WaTalk the water quality tester: great idea that needs help to really maximize the potential for steadily monitored drinking water in a cup.
The folks at The Wave Talk have summed up our worst fears in a single, concise statement:
“IS IT REALLY SAFE TO DRINK THAT WATER?”
Their invention, the WaTalk cup, measures the turbidity of the water within its depths in 15 seconds!
What is ‘turbidity’ you ask? Hell, I had no idea.
But apparently it is a real overall measurement for water plants, most of which are only considered safe with the turbidity being less than .3 NTUs.
Turbidity is exactly what we need to monitor the 21st century zombie apocalypse streams, and ponds, that we come upon while traveling past migrating hordes of hungry brain-eaters.
Pollutants, bacteria, and dangerous chemicals make up the turbidity, and with a cup like this you can check your tap water, the fridge water filter you pretended to change the past three years while you hit the reset button instead, and that expensive Hollywood bottled water of the day, smart, dumb or otherwise named.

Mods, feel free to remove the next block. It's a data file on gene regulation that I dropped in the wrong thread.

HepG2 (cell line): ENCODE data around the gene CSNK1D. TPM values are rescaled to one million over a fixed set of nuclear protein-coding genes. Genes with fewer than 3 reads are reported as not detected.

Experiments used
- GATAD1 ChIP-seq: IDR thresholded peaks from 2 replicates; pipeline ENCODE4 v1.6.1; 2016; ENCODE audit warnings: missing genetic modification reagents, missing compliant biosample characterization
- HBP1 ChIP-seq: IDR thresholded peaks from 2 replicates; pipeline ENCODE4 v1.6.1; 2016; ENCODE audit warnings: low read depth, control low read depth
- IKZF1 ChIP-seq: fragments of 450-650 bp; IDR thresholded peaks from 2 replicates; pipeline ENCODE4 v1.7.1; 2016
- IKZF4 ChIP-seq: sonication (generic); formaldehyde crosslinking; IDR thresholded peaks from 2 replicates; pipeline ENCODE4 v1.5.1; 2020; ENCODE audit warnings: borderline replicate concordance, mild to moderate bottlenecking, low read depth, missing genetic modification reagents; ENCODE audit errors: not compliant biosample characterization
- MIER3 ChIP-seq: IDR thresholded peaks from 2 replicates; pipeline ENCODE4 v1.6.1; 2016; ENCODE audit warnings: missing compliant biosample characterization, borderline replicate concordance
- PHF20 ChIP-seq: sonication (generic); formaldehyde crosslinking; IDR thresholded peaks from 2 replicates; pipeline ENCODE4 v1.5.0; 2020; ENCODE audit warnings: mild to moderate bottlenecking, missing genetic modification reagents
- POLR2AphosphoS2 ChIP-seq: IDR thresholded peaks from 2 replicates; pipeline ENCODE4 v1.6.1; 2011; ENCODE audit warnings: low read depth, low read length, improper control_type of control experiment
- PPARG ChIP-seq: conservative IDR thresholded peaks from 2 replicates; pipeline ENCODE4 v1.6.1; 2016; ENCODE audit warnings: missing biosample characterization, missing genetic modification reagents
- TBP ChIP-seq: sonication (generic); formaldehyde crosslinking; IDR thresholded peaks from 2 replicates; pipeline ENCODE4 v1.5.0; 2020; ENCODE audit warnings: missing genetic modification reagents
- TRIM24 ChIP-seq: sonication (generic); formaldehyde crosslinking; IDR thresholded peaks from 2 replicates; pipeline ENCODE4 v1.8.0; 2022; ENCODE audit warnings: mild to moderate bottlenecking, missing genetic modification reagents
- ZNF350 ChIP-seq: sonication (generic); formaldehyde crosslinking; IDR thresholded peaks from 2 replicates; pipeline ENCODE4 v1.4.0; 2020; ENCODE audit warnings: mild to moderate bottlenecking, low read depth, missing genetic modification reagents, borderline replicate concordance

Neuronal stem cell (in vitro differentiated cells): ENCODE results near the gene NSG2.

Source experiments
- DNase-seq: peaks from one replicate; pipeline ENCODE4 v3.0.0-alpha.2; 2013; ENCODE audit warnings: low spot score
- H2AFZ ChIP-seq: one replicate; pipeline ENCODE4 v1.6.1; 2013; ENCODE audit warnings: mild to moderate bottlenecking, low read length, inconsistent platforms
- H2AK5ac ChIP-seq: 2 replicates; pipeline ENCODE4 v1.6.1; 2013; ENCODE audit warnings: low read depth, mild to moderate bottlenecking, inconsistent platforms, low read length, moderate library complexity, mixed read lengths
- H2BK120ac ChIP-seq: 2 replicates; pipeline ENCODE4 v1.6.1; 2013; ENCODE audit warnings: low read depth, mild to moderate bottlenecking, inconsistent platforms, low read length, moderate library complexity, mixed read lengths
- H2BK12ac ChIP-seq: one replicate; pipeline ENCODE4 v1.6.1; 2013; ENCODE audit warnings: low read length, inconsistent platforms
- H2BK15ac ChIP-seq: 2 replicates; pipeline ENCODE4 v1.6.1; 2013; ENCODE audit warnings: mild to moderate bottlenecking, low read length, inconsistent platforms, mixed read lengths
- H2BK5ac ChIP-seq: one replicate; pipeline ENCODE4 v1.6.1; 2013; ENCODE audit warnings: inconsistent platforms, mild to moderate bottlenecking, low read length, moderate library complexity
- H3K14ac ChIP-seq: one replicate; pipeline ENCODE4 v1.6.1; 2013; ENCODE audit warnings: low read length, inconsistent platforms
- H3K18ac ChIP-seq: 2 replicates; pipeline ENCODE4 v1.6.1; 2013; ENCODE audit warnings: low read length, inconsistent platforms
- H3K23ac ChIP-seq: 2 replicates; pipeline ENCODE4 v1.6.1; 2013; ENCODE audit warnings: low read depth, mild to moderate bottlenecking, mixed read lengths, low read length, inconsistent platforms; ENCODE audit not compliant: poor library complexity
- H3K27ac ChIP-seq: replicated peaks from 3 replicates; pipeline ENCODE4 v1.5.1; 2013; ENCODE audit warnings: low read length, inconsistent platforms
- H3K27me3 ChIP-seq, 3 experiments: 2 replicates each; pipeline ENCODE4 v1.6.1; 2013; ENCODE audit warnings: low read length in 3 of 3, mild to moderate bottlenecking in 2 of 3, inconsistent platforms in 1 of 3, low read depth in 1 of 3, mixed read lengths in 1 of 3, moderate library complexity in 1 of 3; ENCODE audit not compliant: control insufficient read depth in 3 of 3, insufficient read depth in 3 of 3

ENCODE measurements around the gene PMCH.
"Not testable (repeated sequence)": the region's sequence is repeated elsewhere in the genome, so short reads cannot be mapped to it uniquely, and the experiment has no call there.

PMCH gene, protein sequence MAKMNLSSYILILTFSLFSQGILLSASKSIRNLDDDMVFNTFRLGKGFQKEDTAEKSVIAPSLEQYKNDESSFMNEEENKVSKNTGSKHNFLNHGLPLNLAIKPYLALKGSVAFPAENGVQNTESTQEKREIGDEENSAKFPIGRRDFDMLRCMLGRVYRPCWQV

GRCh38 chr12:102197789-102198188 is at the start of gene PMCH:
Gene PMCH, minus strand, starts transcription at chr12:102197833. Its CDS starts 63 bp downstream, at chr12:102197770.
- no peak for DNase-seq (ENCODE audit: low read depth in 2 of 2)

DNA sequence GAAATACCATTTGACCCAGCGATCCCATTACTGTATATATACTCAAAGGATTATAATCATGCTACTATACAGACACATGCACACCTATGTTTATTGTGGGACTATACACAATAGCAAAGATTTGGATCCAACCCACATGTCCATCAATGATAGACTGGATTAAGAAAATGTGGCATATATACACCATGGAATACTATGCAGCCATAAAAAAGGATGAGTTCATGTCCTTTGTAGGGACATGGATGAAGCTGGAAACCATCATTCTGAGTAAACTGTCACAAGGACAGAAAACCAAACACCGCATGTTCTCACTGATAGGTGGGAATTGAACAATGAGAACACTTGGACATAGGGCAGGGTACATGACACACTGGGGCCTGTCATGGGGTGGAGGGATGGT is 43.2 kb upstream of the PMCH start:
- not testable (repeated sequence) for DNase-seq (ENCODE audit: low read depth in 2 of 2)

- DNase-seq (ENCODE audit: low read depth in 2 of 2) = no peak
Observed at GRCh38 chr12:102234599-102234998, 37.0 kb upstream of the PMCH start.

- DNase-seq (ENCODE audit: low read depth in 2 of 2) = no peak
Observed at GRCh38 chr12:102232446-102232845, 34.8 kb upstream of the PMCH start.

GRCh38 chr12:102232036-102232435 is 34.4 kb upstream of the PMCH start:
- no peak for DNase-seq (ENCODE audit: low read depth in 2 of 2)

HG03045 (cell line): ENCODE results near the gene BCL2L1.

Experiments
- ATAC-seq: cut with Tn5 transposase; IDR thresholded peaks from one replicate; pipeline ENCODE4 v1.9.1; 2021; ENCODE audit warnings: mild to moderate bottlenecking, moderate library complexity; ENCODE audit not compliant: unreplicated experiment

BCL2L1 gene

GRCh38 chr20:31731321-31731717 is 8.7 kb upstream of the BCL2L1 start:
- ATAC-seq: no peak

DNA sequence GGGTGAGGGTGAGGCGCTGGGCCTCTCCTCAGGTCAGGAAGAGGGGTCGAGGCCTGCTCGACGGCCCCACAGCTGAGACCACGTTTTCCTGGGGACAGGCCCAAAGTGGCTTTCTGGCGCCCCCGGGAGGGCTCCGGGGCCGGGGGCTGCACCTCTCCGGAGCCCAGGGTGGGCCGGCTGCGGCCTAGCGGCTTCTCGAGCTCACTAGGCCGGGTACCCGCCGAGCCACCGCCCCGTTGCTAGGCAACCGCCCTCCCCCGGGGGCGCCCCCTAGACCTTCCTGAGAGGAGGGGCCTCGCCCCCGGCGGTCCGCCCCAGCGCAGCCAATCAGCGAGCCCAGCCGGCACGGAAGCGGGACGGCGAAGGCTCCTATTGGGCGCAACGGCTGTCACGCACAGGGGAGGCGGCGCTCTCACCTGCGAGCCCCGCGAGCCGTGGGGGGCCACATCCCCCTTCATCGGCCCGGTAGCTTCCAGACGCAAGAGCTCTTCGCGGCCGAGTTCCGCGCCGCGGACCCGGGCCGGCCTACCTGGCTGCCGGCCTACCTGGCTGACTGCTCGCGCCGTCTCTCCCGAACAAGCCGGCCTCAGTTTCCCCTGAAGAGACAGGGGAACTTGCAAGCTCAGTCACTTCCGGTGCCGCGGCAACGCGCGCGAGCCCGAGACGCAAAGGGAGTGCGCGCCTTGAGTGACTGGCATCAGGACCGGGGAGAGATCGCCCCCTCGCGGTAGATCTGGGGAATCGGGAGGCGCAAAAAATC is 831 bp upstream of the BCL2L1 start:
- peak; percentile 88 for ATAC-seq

To break down what is fit for drinking into four LED colors that show in less than a minute is a feat!
The WaTalk is extremely impressive for the simplicity and effectiveness featured.
A hundred dollars and you can know for sure how nasty that garden hose water has been for all these many years dating back to when we lived off it as a kid (or as a lazy adult a week ago).
Now portable devices for measuring water quality can cost hundreds or thousands of dollars, so this Kickstarter being less than a hundred beans seems like a steal.
WaTalk has met its goal with five days to stretch it, but there are caveats to this gadget.
I happen to be a big water drinker. I drink a ton of water all day, and aside from AM coffee, it is often all I drink.
Good ole H2O.
So naturally I avoid water bottles, I actually change the water filter in the fridge (I swear), and I would want to know how effective that filtration system is daily.
Here is the caveat: the WeTalk is rechargeable (it takes two hours to fully load up on juice) and is listed as being made good for 300 charges.
If this thing lasts a day of testing, then mine is dead in less than a year.
If it lasts a few days on a charge, then I may get a couple years out of it.
I think if battery packs and solar and/or crank power stations or accessories could be mixed in so a long camping trip through the jungle to Incan ruins can keep this bad boy running then it would truly be a remarkable, world class, zombie-proof invention.